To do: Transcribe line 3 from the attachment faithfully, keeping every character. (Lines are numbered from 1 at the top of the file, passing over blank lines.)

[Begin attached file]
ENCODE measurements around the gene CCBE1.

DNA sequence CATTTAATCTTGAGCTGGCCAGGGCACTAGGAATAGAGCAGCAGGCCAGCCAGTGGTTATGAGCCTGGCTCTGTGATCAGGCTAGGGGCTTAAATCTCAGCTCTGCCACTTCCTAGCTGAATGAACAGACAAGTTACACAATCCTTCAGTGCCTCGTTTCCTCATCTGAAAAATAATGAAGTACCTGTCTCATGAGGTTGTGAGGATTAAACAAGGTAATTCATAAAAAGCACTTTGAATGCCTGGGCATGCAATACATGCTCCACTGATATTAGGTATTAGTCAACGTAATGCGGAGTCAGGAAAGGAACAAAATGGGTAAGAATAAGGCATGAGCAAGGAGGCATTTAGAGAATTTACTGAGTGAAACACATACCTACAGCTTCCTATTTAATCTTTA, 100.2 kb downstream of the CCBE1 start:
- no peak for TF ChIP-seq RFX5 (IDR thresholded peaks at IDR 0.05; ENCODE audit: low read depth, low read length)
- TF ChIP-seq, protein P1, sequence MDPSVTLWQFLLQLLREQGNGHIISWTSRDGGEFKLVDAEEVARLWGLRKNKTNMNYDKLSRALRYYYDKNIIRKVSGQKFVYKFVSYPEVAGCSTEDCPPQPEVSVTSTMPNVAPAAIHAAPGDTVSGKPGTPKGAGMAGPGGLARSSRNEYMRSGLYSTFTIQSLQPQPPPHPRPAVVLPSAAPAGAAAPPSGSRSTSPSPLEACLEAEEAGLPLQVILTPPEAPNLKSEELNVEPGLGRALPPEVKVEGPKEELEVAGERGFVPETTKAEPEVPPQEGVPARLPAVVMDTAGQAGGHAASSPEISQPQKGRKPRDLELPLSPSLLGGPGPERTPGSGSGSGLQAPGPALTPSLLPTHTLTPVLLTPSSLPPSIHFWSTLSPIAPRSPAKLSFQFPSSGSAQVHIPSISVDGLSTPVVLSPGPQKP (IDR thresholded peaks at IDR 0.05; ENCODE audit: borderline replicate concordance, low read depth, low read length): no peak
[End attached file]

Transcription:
- no peak for TF ChIP-seq RFX5 (IDR thresholded peaks at IDR 0.05; ENCODE audit: low read depth, low read length)